Chapman identifies several factors that are not accounted for if we simply look at things like NAFTA to blame. He points out that Michael Moore’s documentary “Roger & Me” about the shut-down of the General Motors plant in Flint came out four years before NAFTA took effect and that the challenge to the auto industry back then was coming from Japan (not China or Mexico), where they were producing more reliable and fuel-efficient cars.

The other issue that hurt Detroit was the migration of auto plants – not overseas – but to states (mostly in the South) who adopted so-called “right to work” laws that undermined unions. Another factor was automation – which reduced the number of workers required to produce cars by a third. Finally, Chapman makes this observation:

Breaking down trade barriers would actually help the American auto industry and those on the assembly lines. One major attraction of building cars in Mexico is that it has free trade agreements with 45 countries — while the U.S. has free trade deals with just 20. Exporting to most of the world is easier there than here.

Bernard Swiecki, an analyst at the Michigan-based Center for Automotive Research, told Business Alabama why Audi recently decided to put a factory in Mexico instead of the U.S.: “If they export it, they save $4,500 per vehicle in tariffs they don’t have to pay.”

These are just some of the complicating factors that affected a state like Michigan. But they are paralleled by a look at history that informs us of what drove the manufacturing boom in the United States as well as what is challenging its survival today. To sum up: it is not as simple as blaming trade deals.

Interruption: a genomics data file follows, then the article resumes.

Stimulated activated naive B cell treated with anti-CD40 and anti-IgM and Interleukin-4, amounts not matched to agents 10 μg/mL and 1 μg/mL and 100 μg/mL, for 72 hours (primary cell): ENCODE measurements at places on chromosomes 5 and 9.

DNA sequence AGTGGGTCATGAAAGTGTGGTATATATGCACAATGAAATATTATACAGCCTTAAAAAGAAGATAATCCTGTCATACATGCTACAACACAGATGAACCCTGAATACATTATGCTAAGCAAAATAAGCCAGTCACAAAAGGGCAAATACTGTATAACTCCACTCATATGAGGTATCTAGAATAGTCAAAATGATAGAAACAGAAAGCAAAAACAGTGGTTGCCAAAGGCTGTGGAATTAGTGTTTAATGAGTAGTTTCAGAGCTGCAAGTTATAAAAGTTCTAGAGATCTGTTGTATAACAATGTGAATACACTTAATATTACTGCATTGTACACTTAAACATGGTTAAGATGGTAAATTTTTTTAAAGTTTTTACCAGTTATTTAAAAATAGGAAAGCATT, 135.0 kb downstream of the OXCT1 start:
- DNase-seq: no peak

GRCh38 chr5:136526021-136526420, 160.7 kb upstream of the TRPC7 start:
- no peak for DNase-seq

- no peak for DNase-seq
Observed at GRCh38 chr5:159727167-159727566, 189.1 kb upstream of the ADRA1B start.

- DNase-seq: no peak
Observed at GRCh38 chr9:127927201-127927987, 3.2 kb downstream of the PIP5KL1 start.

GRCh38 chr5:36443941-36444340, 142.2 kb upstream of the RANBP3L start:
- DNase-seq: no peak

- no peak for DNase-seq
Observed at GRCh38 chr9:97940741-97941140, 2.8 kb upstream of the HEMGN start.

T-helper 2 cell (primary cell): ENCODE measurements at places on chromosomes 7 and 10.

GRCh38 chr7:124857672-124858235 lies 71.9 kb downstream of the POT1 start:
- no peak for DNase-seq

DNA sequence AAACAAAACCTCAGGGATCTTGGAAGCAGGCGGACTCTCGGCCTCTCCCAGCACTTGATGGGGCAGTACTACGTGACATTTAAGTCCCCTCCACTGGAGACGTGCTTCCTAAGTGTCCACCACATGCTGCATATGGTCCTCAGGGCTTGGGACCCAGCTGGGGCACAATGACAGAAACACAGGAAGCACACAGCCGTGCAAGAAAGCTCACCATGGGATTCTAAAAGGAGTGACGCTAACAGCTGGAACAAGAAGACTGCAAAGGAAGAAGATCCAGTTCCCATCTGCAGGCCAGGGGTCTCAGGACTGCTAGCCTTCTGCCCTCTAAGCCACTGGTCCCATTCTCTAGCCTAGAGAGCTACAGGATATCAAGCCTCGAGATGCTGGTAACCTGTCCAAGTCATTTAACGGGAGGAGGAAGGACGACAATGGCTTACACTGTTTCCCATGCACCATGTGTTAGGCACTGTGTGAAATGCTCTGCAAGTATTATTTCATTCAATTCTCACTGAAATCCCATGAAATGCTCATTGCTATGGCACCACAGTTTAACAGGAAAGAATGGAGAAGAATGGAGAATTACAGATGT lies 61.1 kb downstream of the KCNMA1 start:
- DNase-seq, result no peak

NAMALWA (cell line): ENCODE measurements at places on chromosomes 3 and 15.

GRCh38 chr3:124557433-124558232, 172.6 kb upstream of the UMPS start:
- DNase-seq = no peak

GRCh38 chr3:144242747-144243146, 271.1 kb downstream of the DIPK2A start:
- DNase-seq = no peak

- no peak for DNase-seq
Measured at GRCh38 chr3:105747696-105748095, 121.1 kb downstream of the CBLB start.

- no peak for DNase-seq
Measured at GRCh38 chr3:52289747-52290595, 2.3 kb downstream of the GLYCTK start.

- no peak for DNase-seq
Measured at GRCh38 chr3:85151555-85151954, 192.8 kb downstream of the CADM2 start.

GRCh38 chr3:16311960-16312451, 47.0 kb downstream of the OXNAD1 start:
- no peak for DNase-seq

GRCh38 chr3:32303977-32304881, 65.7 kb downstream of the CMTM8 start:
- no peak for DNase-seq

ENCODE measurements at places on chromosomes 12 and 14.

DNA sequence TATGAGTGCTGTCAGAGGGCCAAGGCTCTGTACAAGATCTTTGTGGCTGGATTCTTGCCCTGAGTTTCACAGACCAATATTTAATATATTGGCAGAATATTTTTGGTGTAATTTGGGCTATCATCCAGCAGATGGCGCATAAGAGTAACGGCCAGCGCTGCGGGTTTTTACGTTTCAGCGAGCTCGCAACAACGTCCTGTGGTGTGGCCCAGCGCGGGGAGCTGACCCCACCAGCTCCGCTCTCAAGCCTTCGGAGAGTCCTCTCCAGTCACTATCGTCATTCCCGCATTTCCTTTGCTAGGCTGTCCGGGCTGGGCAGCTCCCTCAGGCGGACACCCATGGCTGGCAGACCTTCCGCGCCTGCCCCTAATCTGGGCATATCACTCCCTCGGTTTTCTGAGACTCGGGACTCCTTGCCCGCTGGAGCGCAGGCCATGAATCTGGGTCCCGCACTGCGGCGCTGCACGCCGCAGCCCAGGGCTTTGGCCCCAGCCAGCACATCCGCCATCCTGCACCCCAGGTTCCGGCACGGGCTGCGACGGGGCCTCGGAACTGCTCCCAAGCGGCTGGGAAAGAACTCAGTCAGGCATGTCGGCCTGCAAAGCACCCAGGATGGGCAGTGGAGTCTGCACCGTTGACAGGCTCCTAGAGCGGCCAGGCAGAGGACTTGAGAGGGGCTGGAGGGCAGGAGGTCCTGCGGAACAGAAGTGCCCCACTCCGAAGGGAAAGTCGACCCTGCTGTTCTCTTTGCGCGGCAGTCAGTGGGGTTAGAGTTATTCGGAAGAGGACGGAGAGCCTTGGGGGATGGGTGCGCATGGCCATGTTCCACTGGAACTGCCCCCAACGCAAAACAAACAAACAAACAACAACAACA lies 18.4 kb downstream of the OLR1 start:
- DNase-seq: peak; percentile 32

What I find troubling about Sanders’ approach to all of this is not simply his avoidance of even a cursory mention of these complex issues. It is more about the fact that he is obviously tapping into the anger and despair that is felt by those who are affected (much like Donald Trump is doing) and then locating a singular culprit on which to focus their blame.

But beyond even that, the one thing many of us have spent the last seven years criticizing about Republicans is their use of anger/fear mongering to foster obstruction. What is totally lacking from Sanders is any articulation of what his own approach to trade would be. In that way, he is mirroring the Republican approach to Obamacare: suggesting that trade deals need to be repealed without offering a replacement. For those of us who think that it is important to get beyond the anger/fear and talk about actual policy that works, that is not good enough.

 

By: Nancy LeTourneau, Political Animal Blog, The Washington Monthly, March 10, 2016

March 16, 2016 Posted by | Bernie Sanders, NAFTA, Trade Agreements | , , , , , , , , , | Leave a comment

“Nobody Wins A Trade War”: Donald Trump And Bernie Sanders Are Promoting Dangerous Protectionism

As different as Donald Trump and independent Vermont Sen. Bernie Sanders are, they have one important policy goal in common. It’s a dangerous goal, one that elites in both parties must counter, before a new public consensus is formed and grave damage is done to the economy.

Both Trump and Sanders are, at their heart, protectionists. They both believe in tariffs and other obstacles to prevent foreign-made goods from competing with American-made goods, and keep foreign worker salaries from driving down Americans’ pay. Trump is the most direct and vocal about it, calling for tariffs as high as 45 percent against China. Sanders has yet to call for a specific tariff, but he’s called for repealing the North American Free Trade Agreement with Canada and Mexico. Eliminating NAFTA would restore tariffs that ranged up to 25 percent and lead to other measures that hinder trade between countries.

At first glance, it seems like a great idea to raise tariffs to protect American workers from globalization. But nearly all economists say that protectionism is a beast that will gore us if set loose. Protectionist measures by the U.S. will lead to reprisals by other countries and the tit-for-tat escalation of tariffs in a trade war will likely lead to a global depression (as it did in the 1930s). And even when protectionism is successful in boosting wages, it boosts consumer prices even faster, so most workers are no better off.